I asked her whether she felt the long, expensive, frustrating road had been worth it. Candidates have been known to spend upwards of tens of thousands, even up to a hundred thousand dollars (although the $100K figure is an accounting I can’t make sense of) in self-study expenses.

“I had no idea how many doors this could open,” she says. “Even as a candidate just two years into the program, meeting MWs who were willing to help someone young in the wine industry was amazing. And being an MW has allowed me to work for myself. I honestly don’t know how I ever could have done it without it.”

Canterbury’s freelance work consists of speaking, judging, and writing about wine, and she appears at conferences for both trade and consumers. She remains miraculously poised, unwrinkled, and fit. “When I am on the road, I end up eating a lot of bread and crackers — or foie gras. So I work out a lot; I go on runs through the vineyards.”

Canterbury’s top three regions to watch:
Oregon “Due to growing outside investment, the wine quality is off the charts, and their pinot noir and riesling are stunning.”

Eastern Europe “Keep an eye on places like Croatia, even Romania. NYC restaurants are opening up their lists to these places, too.”

Greece “I love that Greek wines are becoming mainstream, and that assyrtiko is the new grüner veltliner.”

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An Afternoon with West Village Wine Retailer Jean-Luc Le Dû

If you missed my interview with Jean-Luc Le Dû, here is your second chance…

After winemakers, the most valuable people in the wine business today are passionate retailers. Sommeliers, wine critics, importers and anyone else involved in the world of wine — they’re all important, just not as much. Why? Retailers interact face-to-face with hundreds of thirsty consumers, sometimes on a weekly basis, and thus have the best opportunity to build trust, educate, and inspire people to be curious and drink more adventurously.

Note the distinction between retailer and passionate retailer. The city has loads of drab wine and liquor stores hawking booze to alkies with the same exuberance the trash men have for tossing our garbage into their trucks — they don’t care what it is as long as they move it. The good ones, though, are invaluable to the industry and consumers alike because their fervor for wine is as contagious as singing in a Southern Baptist Church. Last week, we caught up with one of those good guys — Jean-Luc Le Dû.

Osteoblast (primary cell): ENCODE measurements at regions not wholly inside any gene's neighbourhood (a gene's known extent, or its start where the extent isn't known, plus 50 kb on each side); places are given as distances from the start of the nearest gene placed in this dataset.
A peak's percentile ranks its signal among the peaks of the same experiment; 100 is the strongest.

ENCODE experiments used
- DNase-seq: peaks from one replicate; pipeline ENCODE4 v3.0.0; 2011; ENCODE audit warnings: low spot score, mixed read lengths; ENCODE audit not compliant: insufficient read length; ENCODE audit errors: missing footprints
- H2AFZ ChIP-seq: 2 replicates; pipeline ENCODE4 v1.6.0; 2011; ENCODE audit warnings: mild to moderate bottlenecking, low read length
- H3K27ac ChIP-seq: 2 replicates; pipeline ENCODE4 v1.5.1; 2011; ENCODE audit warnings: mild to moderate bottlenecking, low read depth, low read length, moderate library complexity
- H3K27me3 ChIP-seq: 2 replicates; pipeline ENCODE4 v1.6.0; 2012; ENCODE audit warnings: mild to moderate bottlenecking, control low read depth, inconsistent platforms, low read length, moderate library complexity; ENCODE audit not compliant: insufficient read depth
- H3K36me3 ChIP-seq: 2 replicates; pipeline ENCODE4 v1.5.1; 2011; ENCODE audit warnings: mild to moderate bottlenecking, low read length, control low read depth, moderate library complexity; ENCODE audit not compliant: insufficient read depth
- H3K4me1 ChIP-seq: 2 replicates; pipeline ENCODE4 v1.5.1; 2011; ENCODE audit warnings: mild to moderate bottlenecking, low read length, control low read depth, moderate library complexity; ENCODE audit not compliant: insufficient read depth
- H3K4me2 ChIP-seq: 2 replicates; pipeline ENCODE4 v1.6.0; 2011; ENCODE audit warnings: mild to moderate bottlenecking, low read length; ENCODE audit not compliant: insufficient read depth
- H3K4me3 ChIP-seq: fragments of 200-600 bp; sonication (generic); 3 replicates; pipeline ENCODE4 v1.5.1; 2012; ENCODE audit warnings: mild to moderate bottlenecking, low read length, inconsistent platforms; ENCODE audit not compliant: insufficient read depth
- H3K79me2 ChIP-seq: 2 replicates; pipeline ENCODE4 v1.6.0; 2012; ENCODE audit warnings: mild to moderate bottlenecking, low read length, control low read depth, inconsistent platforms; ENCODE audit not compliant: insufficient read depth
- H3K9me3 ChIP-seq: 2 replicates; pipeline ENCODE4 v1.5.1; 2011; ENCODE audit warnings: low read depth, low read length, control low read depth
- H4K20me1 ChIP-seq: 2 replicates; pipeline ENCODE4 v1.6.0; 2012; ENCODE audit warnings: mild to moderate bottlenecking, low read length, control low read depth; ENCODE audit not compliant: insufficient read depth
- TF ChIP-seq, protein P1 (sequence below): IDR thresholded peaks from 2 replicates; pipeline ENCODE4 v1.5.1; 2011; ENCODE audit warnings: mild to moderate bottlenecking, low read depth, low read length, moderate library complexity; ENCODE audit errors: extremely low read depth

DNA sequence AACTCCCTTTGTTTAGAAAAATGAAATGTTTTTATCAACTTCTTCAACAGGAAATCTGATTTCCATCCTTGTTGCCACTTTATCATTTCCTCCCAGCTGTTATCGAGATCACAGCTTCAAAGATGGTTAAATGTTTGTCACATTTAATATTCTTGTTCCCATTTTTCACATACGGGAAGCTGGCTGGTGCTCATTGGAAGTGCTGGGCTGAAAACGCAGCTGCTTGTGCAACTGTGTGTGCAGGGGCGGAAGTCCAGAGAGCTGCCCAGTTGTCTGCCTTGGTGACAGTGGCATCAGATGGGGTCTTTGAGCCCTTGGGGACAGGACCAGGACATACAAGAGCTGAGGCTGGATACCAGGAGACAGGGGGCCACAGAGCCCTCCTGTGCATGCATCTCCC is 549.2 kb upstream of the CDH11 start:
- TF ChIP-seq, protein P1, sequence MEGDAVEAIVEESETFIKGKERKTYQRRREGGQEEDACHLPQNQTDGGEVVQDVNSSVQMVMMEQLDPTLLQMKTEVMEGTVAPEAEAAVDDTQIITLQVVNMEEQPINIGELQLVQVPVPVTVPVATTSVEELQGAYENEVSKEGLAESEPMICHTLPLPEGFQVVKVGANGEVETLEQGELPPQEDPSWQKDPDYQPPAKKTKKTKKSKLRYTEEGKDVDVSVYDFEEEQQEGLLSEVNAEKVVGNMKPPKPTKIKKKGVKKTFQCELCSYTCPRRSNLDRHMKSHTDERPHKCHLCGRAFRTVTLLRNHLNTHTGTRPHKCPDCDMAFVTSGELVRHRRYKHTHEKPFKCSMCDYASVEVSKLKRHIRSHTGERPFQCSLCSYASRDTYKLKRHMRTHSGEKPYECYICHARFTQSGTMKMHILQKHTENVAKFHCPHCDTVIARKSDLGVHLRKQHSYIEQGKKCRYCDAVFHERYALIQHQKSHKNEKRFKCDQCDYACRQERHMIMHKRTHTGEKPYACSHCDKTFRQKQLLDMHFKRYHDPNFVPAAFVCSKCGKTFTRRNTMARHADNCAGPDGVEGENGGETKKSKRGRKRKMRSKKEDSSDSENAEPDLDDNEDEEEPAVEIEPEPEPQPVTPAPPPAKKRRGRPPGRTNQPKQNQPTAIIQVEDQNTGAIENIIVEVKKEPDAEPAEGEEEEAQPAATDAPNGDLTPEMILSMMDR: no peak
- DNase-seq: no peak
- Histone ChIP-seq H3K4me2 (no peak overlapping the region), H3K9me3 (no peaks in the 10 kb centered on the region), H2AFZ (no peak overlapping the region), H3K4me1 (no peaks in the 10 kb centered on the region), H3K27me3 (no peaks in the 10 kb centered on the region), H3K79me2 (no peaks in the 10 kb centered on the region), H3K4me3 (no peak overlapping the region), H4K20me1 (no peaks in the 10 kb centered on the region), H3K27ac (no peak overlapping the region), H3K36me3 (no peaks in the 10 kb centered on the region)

Jean-Luc is the owner of Le Dû’s Wines, a wine and spirits store in the West Village. Originally from Gourin, France, he currently lives downtown in Battery Park. Prior to opening his retail shop in 2005, Jean-Luc spent ten years as chief sommelier at Daniel, so he knows his wine. We talked recently before one of his outstanding weekly in-store tastings.

What was your first memorable wine experience?
In 1987, I was invited to my aunt and uncle’s house in Queens for Thanksgiving dinner. I was 22, knew nothing about wine and brought a very cheap négociant (a wine merchant who buys, bottles and sells must or wine from an outside source, under their own label) bottling of Saint-Émilion. The gentleman sitting next to me, the father of my cousin’s girlfriend, brought a bottle of 1964 Cheval Blanc. I commented to him, “Oh, this is great, we brought wines from the same village–we have good taste!” The guy was very nice about it and said, “Actually, you are right–it’s a different estate, but the same village.” Then I tasted his wine and I was blown away. The following week I decided I would find a bottle because I had never tasted something like that before and wanted to do so again, but the one I found was $250 and way above my pay range. After that experience, I decided to devote $100 a week to my wine education by visiting wine shops and trying new bottles.

What was your first job in the wine business?
I was the head captain at Bouley for 3 years, but I had wanted to leave and work as a sommelier. Right after Bouley, I went to One if by Land, Two if by Sea, the only opportunity that presented itself at the time. It was 1994, and there really weren’t a lot of sommeliers in New York. There were maybe three or four. I didn’t stay there very long, but I got my first chance to compose a wine list and to turn people on to wine, so that was very exciting, because that was where I really wanted to go with my career. I went to Daniel right after that.

What is the role of a sommelier today: teach, guide or take orders from the customer?
The role of the sommelier on the floor is to first be a wine waiter. The sommelier is there to take your wine order and, depending on the level of decorum in the restaurant, maybe taste it to make sure it’s good or smell it to see if it’s corked. That is their first role. Everything else is extra. A sommelier should really be a psychologist at the table. He or she is there to gauge the customer, and understand if it’s a couple on a day when they don’t want to be bothered and just want two glasses of wine, or understand if someone is passionate about wine and is really eager to chat. You really have to read your customers to see how much involvement they want from you at the table. Not everybody’s looking for a transcendental experience from the sommelier.